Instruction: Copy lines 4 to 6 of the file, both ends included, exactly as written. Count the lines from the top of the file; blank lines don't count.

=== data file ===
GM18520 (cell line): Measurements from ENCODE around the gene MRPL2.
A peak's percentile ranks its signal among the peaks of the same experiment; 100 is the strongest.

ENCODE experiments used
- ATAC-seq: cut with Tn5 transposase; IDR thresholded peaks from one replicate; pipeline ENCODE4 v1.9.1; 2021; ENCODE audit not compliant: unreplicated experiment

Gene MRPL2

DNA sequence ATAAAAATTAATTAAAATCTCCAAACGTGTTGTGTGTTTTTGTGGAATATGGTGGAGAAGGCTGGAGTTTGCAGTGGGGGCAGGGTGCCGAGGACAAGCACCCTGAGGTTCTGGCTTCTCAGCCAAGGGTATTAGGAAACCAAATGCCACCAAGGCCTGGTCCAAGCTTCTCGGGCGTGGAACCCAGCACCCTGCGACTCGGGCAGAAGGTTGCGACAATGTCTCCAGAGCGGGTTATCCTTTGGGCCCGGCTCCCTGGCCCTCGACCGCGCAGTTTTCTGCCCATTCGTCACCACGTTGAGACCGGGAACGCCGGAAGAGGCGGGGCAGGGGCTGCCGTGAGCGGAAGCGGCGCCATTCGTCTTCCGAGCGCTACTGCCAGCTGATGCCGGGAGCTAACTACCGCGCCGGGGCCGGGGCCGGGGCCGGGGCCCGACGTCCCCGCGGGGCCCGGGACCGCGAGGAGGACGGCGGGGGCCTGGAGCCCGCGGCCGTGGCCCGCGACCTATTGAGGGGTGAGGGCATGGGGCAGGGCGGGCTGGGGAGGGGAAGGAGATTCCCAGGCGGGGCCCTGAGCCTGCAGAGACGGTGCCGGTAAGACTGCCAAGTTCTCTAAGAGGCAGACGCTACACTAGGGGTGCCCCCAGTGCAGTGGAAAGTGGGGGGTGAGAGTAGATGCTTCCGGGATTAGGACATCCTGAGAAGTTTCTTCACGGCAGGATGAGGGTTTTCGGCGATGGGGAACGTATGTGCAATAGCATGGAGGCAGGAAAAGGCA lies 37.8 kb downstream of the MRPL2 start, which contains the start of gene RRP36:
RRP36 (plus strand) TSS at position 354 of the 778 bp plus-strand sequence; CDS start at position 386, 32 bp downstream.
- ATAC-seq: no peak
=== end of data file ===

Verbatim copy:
- ATAC-seq: cut with Tn5 transposase; IDR thresholded peaks from one replicate; pipeline ENCODE4 v1.9.1; 2021; ENCODE audit not compliant: unreplicated experiment

Gene MRPL2

DNA sequence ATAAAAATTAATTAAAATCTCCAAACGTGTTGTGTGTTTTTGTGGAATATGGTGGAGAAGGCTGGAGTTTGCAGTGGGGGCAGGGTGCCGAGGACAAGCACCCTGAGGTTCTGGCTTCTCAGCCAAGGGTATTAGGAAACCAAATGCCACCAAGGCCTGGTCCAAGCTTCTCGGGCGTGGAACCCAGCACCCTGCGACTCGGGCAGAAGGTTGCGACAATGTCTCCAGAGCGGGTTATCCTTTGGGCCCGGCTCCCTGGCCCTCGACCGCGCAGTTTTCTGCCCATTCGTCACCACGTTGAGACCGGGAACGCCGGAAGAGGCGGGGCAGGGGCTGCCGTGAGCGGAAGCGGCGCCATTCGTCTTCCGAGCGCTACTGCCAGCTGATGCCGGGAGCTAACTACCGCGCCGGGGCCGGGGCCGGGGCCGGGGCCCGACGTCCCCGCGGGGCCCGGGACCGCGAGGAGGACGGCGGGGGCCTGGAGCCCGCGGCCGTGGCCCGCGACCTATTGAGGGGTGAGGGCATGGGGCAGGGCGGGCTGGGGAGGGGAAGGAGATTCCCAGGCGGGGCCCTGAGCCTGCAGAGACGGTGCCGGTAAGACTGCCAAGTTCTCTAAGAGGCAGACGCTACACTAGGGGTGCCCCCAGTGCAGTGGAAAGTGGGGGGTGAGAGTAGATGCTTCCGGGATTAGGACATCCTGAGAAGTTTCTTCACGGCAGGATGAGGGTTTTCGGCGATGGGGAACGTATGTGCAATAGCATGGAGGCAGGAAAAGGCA lies 37.8 kb downstream of the MRPL2 start, which contains the start of gene RRP36: